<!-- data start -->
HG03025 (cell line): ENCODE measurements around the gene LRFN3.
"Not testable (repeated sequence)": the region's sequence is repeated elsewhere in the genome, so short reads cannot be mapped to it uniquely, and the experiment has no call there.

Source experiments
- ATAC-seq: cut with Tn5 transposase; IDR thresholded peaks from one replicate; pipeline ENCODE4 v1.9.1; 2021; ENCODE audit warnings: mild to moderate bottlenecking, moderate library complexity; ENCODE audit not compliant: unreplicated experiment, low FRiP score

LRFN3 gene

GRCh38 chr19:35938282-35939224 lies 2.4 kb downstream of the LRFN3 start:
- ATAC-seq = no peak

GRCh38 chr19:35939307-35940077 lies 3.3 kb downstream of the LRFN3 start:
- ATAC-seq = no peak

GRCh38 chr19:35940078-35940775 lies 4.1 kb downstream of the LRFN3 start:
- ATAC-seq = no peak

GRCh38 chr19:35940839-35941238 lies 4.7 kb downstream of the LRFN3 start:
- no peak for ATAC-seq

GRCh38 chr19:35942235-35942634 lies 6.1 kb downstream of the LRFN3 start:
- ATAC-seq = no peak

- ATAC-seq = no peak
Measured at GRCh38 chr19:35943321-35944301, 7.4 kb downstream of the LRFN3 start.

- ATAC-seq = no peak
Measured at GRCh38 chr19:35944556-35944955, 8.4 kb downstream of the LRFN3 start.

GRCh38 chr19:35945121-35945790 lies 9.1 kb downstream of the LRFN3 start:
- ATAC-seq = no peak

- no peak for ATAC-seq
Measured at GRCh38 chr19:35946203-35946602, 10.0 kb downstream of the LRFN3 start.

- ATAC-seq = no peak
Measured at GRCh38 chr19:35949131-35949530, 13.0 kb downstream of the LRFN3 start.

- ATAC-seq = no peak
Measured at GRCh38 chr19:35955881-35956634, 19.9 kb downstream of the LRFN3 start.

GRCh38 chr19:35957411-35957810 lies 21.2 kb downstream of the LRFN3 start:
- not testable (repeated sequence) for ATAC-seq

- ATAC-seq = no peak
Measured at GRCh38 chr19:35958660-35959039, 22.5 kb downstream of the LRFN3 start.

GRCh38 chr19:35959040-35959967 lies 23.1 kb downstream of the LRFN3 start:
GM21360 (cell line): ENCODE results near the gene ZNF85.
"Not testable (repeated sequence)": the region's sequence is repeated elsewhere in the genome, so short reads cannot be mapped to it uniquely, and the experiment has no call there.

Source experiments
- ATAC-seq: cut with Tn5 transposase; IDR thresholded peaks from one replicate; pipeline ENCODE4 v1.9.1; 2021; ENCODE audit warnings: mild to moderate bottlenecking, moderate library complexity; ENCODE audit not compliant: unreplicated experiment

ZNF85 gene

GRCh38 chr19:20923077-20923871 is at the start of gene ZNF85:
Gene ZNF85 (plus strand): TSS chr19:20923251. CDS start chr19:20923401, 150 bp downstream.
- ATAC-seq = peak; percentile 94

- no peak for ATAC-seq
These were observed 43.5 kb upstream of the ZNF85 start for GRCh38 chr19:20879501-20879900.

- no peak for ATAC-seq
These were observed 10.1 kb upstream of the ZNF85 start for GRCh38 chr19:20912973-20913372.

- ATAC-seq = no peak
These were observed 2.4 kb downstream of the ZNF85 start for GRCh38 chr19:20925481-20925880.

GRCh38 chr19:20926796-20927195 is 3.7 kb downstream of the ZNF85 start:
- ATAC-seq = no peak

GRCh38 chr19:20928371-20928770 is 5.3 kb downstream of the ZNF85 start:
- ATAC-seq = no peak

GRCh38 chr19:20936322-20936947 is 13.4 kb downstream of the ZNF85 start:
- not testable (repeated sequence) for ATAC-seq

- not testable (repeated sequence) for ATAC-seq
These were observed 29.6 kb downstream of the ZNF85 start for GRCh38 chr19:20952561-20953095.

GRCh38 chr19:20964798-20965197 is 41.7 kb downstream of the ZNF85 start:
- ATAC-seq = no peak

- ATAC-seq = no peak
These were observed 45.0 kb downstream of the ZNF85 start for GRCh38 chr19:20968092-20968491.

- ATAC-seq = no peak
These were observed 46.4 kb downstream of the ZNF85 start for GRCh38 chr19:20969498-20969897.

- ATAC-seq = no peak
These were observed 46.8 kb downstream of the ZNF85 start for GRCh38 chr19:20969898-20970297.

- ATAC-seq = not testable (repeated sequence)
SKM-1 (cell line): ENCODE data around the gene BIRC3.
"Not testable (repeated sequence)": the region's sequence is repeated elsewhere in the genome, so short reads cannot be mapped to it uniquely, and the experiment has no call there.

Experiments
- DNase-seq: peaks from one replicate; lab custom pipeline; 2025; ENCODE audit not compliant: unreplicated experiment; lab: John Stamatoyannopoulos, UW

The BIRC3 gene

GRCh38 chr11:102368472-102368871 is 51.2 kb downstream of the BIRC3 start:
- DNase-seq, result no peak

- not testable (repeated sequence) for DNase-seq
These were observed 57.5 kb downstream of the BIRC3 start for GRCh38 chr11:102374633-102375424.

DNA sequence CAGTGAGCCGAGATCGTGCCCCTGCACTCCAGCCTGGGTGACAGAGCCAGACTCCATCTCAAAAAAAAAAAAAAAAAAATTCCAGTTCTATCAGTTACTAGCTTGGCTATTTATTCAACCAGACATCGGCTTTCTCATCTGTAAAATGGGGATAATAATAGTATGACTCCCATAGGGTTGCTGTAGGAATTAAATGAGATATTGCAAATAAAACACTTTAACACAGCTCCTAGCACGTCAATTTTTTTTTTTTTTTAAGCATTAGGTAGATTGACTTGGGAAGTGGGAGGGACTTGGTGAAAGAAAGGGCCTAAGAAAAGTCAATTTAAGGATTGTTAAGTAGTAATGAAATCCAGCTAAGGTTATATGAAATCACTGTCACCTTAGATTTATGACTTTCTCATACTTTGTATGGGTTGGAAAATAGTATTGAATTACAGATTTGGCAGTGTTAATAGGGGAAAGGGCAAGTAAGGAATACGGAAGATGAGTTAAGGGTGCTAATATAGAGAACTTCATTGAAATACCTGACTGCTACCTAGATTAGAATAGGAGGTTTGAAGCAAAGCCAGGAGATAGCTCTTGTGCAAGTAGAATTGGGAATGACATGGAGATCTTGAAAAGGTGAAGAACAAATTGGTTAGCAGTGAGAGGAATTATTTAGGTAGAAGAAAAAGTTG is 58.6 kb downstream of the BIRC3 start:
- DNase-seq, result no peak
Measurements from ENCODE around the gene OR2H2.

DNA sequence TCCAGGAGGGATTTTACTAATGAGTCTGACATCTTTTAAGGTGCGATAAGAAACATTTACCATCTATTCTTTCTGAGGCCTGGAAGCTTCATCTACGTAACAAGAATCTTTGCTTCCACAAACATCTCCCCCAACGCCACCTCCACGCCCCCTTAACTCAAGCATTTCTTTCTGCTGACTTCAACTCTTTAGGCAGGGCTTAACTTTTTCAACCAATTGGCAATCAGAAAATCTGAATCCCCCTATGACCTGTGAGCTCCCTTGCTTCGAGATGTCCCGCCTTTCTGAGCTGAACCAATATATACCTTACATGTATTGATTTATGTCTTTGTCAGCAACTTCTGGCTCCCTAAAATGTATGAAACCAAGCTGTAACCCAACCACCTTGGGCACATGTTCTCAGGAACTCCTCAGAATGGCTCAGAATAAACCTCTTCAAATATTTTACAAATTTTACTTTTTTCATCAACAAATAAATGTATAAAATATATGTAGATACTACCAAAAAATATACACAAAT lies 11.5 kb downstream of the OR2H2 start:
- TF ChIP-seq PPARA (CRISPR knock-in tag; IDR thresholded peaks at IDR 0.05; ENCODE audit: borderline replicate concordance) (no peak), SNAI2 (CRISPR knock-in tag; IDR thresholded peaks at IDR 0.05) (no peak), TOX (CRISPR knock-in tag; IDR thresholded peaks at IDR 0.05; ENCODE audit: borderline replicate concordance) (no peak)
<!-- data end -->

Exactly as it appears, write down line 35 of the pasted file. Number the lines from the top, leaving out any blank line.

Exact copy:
Source experiments